Because I am on a fixed "draw" every paycheck, I am not paid additional for any overtime. I am considered a "full commission" employee. I am supposed to make sales in order to pay back the draw and make additional bonuses. However, given the economic state, sales have been extremely low.

          I am not in outside sales because I am in our showroom 40+hours every week, trying to make sales here, running the showroom, cleaning the space, answering the phones, etc. I have done above and beyond my position and am tired of being pushed around by my company.

          I am in the business of cabinetry.


          • #20
            I agree you are not an outside salesperson, however in two wage orders there is an overtime exemption for so-called "inside salespersons." I'm trying to determine if you are covered by one of those two wage orders. Is your business a manufacturer of the cabinets?
            "The most patriotic people in America are the working class" - Cecil Roberts - President UMWA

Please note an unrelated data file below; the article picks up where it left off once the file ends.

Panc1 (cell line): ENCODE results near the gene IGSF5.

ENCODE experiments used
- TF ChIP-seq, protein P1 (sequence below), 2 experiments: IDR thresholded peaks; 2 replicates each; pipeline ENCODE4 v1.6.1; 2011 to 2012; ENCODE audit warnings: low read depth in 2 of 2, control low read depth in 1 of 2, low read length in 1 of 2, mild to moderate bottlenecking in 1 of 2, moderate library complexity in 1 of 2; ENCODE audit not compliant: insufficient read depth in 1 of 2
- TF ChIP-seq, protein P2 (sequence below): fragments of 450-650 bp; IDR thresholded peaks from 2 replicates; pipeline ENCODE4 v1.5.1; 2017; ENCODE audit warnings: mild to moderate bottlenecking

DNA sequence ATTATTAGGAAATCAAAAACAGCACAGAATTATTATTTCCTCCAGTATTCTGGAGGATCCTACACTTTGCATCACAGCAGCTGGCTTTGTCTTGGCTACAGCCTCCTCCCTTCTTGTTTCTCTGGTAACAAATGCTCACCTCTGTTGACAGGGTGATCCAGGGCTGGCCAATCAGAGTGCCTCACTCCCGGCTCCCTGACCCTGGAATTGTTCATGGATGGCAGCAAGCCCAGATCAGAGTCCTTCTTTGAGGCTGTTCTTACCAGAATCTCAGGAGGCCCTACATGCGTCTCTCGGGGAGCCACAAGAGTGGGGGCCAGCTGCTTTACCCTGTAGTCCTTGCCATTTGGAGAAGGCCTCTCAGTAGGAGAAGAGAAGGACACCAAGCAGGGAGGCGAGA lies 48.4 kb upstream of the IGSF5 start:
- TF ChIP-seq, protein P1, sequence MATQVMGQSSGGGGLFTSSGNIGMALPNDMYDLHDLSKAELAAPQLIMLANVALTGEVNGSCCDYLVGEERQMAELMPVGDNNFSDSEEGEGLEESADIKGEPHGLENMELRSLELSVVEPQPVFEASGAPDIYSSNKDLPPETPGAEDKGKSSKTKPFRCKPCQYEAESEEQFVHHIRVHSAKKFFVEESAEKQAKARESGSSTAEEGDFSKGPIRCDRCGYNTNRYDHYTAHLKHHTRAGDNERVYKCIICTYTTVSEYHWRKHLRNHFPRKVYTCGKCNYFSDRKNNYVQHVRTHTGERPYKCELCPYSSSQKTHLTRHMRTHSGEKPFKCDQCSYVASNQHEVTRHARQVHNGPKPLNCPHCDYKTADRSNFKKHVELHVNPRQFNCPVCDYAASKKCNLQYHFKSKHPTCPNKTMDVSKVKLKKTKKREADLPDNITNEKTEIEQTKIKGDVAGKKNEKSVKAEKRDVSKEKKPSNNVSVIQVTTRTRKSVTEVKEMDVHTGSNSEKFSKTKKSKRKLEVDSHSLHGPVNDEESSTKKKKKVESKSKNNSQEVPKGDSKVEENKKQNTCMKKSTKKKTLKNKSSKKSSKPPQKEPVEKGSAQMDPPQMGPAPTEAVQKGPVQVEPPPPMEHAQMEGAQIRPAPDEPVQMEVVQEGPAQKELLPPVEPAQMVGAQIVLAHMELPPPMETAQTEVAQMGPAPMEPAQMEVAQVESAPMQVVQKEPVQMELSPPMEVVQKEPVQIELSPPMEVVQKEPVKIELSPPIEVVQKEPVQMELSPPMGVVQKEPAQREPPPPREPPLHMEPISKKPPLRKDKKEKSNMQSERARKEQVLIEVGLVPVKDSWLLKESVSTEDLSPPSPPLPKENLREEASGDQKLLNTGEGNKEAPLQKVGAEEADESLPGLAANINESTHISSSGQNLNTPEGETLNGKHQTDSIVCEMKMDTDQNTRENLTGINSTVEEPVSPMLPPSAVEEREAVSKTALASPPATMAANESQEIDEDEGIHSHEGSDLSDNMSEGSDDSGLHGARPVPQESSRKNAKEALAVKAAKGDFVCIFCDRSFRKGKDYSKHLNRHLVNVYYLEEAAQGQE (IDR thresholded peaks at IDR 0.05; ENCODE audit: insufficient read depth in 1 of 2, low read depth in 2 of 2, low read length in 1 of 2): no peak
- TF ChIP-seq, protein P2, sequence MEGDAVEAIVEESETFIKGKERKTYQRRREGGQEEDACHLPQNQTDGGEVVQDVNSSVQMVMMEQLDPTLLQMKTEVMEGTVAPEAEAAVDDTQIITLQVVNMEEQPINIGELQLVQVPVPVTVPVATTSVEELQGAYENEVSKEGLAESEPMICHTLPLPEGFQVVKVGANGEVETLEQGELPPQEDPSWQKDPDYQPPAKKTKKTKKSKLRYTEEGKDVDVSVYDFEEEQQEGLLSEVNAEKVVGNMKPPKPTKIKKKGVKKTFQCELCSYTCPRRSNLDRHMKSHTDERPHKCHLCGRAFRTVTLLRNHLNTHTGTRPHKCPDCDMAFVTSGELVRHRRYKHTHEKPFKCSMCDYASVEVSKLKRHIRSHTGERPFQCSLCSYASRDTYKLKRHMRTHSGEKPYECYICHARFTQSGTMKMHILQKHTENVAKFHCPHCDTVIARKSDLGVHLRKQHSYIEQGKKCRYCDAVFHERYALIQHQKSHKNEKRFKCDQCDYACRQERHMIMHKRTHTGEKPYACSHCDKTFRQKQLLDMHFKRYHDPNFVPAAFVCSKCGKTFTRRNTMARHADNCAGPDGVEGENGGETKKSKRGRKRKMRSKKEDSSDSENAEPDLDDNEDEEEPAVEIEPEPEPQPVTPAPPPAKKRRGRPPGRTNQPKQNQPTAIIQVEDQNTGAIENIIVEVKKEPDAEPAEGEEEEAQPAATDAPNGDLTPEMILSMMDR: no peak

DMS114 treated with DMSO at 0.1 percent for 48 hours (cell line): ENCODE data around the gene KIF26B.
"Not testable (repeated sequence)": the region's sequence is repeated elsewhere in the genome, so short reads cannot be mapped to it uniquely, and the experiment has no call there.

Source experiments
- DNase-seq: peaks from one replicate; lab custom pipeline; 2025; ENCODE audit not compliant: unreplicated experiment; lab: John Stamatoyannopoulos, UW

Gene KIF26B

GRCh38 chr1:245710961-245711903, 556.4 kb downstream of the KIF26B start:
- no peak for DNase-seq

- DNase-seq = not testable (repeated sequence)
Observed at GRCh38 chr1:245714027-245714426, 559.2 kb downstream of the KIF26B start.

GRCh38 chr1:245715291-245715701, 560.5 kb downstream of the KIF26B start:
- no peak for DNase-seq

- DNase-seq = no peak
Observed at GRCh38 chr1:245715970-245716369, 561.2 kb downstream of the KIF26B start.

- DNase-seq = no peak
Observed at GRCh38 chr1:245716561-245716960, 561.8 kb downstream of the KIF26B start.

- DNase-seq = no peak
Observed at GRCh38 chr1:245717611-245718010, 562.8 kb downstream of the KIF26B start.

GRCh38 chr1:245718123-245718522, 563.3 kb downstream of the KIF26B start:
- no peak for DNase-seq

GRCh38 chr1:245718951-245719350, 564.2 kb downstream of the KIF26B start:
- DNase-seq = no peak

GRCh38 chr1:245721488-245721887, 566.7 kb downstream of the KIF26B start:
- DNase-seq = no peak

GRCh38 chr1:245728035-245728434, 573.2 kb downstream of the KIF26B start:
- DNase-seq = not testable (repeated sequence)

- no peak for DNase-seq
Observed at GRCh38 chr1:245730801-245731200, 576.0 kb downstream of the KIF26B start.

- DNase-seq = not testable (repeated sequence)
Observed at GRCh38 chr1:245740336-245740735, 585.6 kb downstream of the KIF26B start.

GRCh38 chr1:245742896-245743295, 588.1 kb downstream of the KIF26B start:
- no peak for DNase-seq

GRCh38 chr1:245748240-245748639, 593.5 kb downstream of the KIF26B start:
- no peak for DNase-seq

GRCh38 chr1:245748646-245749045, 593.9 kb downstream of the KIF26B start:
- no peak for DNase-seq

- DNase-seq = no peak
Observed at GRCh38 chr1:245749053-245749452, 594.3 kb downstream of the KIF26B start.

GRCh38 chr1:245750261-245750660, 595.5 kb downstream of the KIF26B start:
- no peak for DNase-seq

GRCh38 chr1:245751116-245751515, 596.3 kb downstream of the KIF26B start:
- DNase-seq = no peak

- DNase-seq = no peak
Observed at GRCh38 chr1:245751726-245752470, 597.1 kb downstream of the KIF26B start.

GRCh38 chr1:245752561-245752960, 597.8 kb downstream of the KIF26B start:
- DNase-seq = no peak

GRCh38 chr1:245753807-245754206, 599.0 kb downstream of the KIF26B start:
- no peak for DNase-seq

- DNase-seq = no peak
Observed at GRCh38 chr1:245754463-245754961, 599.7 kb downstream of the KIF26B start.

• #21
              My place of work is a showroom and a retail space for the company. We manufacture our cabinets in West Virginia, but our company owns that factory.
              Last edited by wcadesign; 12-17-2009, 02:45 PM.


              • #22
                OK.I'm not sure I can conclusively determine which wage order covers your employment. There are two types of wage orders, an industry order, and an occupational order. Basically, if you are covered by an industry order that would trump any possible coverage by an occupational order. If you are not covered by an industry order, than you are covered by whichever occupational order fits your job. Two wage orders provide an inside sales overtime exemption, wage order #4, #7. Take a look here: